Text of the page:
Friends since uni, first-time writer/director Rachel Tunnard and star Jodie Whittaker team for this tale of Anna, who’s staring 30 in the face and living in her mum’s shed. Tunnard clearly eats Sundance movies for breakfast, but this is well-crafted with a genuine heart beneath the surface quirk. Knock a star off if you’re feeling cynical, but otherwise surrender to this fun, funny, spirited debut.

Director: Rachel Tunnard; Starring: Jodie Whittaker Ozzy Myers Brett Goldstein Alice Lowe; Theatrical release: June 24, 2016

Jamie Graham


You feel every second passing in Chantal Akerman’s record of her last conversations with her mother, Auschwitz survivor Natalia. The camera soaks up the stillness of the apartment, broken by fond Skype chats or winding reminisces about Judaism and childhood. Deliberately uneventful and domestic, it’s a fiercely private piece given extra poignancy by Akerman’s own death last year.

Director: Chantal Akerman; Starring: Natalia Akerman, Chantal Akerman, Sylviane Akerman; Theatrical release: June 24, 2016

Kate Stables


Liza Johnson’s speculative take on a real-life 1970 meeting between Presley (Michael Shannon) and Pres (Kevin Spacey) is an amusing but slight snapshot of two men disconnected from their personas. Much of it feels like amiable padding, but Spacey’s spot-on Tricky Dicky and Shannon’s convincing-in-wig-alone Elvis spark when they meet: cue giggles as the latter karate-kicks around the Oval Office.

Director: Liza Johnson; Starring: Michael Shannon, Kevin Spacey, Colin Hanks, Johnny Knoxville, Alex Pettyfer; Theatrical release: June 24, 2016

Jane Crowther


Ken Loach offers an intriguing snapshot of working-class London in this re-release of his 1967 debut. Barmaid Joy (Carol White) gives birth, sees her crim husband (John Bindon) go to prison then shacks up with his best friend (Terence Stamp). There are too many stylistic quirks (voiceover, Donovan soundtrack) for this to be quintessential Loach, but as a portrait of a struggling mum it’s spot-on.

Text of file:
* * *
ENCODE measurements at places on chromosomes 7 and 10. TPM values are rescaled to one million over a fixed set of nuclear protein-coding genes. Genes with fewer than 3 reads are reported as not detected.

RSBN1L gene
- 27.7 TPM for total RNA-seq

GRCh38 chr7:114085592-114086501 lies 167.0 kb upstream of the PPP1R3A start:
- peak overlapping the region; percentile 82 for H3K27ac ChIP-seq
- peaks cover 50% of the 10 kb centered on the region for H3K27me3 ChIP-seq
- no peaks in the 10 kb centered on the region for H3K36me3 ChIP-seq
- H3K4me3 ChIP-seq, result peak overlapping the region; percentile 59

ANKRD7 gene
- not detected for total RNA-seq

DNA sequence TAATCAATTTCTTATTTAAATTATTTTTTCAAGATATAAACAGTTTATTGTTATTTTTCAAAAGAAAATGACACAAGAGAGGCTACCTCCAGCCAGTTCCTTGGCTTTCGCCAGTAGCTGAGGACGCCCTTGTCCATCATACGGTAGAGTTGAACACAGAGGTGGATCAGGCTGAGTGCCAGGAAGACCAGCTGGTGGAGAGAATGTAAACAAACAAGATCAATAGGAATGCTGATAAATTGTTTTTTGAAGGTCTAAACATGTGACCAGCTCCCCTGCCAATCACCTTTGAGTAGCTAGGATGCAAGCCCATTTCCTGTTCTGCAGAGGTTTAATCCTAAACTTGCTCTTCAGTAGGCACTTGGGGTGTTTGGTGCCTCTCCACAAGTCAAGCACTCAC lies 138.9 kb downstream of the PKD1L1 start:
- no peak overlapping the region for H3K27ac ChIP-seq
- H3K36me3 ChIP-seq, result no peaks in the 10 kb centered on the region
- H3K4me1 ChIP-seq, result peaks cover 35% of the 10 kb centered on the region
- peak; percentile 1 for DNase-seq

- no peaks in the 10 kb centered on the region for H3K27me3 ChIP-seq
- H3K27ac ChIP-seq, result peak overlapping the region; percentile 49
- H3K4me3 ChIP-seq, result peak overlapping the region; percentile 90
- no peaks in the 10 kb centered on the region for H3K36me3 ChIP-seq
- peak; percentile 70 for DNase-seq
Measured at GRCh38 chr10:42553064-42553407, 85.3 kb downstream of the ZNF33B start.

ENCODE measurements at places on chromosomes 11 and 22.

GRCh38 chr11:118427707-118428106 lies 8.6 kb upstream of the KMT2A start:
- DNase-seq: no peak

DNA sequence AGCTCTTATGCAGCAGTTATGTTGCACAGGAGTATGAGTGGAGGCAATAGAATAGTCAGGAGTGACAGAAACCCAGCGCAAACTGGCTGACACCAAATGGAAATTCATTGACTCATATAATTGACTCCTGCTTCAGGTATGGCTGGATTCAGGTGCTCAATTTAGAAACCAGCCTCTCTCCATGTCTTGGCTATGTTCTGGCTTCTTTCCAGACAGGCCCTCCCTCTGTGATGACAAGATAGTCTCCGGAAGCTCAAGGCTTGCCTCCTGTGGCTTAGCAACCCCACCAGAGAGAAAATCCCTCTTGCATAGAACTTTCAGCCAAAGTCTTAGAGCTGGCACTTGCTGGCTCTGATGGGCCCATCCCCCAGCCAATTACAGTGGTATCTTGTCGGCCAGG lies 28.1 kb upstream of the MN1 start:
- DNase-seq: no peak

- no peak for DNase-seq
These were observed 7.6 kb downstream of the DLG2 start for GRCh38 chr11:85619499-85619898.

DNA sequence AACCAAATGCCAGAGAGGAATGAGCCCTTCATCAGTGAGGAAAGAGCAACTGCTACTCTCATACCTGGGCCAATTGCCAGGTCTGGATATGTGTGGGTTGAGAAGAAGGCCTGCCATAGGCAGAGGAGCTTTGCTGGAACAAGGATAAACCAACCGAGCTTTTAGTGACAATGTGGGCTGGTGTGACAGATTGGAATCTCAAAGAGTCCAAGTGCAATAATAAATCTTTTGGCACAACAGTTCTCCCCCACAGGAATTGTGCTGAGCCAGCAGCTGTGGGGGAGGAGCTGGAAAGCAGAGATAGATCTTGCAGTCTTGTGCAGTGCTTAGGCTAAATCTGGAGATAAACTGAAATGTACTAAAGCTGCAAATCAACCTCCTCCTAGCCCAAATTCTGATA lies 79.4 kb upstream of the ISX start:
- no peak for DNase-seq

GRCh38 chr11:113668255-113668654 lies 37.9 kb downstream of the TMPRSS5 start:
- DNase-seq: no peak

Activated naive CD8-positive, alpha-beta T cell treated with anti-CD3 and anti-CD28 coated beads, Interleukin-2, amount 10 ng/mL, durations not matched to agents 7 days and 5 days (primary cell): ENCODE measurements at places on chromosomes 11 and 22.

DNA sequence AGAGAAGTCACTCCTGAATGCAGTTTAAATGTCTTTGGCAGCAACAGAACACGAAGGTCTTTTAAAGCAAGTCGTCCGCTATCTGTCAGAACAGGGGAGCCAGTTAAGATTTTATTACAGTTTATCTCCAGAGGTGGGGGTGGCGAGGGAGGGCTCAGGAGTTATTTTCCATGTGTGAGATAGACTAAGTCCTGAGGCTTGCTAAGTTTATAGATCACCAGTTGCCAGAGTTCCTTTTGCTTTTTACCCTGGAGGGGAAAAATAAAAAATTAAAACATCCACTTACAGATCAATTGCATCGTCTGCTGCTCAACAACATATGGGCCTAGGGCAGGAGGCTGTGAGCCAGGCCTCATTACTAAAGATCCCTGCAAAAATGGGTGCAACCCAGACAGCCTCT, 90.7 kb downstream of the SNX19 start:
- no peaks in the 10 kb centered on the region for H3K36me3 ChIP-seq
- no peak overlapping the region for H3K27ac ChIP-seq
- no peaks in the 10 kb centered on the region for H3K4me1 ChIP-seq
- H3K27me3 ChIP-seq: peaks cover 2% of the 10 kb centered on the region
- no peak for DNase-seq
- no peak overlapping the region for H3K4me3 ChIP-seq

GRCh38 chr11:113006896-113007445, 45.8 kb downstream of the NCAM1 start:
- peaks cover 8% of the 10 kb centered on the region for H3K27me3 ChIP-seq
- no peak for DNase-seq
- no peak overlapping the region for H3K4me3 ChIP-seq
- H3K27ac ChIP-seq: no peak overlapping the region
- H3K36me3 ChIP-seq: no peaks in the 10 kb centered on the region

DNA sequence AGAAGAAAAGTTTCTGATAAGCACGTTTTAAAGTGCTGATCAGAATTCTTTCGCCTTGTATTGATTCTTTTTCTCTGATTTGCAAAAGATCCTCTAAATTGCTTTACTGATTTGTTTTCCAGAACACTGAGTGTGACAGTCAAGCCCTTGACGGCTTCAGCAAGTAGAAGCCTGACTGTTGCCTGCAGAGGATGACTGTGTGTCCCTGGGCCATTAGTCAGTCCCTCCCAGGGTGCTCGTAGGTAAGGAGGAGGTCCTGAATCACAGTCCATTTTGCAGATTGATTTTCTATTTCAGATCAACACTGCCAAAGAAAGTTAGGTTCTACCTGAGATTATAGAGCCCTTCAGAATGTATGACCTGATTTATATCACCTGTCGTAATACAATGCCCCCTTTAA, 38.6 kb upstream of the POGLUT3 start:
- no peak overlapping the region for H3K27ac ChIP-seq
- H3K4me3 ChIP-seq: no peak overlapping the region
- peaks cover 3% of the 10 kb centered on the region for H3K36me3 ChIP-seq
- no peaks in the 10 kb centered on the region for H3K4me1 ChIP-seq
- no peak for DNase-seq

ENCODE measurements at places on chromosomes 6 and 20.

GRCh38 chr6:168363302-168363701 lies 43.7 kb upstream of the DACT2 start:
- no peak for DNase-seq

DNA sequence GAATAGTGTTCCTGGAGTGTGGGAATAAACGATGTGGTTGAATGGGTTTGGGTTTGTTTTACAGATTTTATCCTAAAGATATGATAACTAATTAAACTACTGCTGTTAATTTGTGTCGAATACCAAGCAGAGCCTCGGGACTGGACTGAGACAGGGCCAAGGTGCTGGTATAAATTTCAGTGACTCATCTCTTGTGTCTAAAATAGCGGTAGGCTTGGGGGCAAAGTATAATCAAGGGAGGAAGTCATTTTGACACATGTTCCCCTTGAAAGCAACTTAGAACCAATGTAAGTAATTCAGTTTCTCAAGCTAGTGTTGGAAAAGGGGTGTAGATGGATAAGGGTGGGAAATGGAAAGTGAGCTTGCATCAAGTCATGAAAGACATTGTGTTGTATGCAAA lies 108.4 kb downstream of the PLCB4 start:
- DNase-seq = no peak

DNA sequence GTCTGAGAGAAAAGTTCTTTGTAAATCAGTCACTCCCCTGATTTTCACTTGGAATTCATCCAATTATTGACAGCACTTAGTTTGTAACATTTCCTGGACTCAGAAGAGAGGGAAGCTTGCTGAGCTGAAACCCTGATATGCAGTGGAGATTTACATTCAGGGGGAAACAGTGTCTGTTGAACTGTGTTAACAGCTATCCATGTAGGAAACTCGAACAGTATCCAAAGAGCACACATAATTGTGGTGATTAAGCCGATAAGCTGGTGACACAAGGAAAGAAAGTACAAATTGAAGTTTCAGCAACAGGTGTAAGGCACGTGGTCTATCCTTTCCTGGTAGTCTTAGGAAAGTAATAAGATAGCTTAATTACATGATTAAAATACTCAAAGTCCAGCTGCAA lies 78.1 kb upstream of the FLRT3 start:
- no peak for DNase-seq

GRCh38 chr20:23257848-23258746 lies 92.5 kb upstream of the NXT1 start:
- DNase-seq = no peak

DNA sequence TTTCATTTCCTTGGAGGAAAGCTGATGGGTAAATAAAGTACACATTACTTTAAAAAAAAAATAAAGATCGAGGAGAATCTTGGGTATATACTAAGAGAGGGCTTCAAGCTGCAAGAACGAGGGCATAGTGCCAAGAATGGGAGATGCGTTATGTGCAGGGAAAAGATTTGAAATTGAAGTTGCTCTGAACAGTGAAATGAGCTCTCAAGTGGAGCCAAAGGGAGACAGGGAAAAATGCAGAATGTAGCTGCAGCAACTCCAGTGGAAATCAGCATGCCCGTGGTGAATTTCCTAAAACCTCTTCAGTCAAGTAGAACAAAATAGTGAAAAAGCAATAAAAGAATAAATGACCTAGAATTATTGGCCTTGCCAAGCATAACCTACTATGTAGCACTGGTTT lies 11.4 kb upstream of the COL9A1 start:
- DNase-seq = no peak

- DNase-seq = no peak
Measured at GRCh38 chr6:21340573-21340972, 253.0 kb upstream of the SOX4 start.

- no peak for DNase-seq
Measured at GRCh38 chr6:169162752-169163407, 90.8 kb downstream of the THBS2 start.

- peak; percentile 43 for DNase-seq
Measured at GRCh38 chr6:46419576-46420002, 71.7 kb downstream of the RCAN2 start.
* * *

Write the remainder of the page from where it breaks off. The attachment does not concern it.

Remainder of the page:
Director: Ken Loach; Starring: Carol White, Terence Stamp, John Bindon, Queenie Watts; Theatrical release: June 24, 2016

James Mottram


Given the associated sophistication, there’s an accessible vibe to this doc exploring the Tiffany’s history and cultural impact. In fact, several of the talking heads (Jessica Biel, Sam Taylor-Johnson et al) are caught off-guard mid-interview. Pepped up with clips from Sex and the City and Breakfast at Tiffany’s, Matthew Miele’s film is as stylish and playful as Tiffany’s signature packaging.

Director: Matthew Miele; Theatrical release: June 24, 2016

Matt Looker


Fresh from turning Romanzo Criminale and Gomorrah into top TV, director Stefano Sollima launches a new Netflix series with a multi-level crime saga. It centres on a sleazy politician (Pierfrancesco Favino) and is set against a backdrop of fiscal, religious and meteorological upheaval. Sollima interweaves gangsters, pimps, junkies and scary dogs with pungent echoes of venal Ancient Rome.

Director: Stefano Sollima; Starring: Greta Scarano, Pierfrancesco Favino, Jean-Hugues Anglade; Theatrical release: June 24, 2016

Kevin Harley


Susan Sarandon’s kind but chronically over-helpful Marnie becomes a mother of a problem for just-dumped LA screenwriter Lori (Rose Byrne) in this warm but lightweight comedy-drama. The scenarios are a bit sitcom-y (pregnancy test mix-ups, etc) and J.K. Simmons’ sexy retired cop a bit convenient. But Sarandon is magnificent in a film that’s as full of heart as it is blatant Apple product placement.

Director: Lorene Scafaria; Starring: Susan Sarandon, Rose Byrne, J.K Simmons; Theatrical release: June 24, 2016

Kate Stables


Writer/director Thomas Bidegain’s slow-burner follows Alain (François Damiens), a father on the trail of his missing teen daughter – a journey that takes him from Yemen to Syria as it becomes apparent she’s converted to Islam. Less a treatise on extremism than an exploration of western fears and prejudices, this is potent and provocative – and packs a skin-prickling finale.

Director: Thomas Bidegain; Starring: François Damiens, Finnegan Oldfield, Agathe Dronne; Theatrical release: June 26, 2016

James Mottram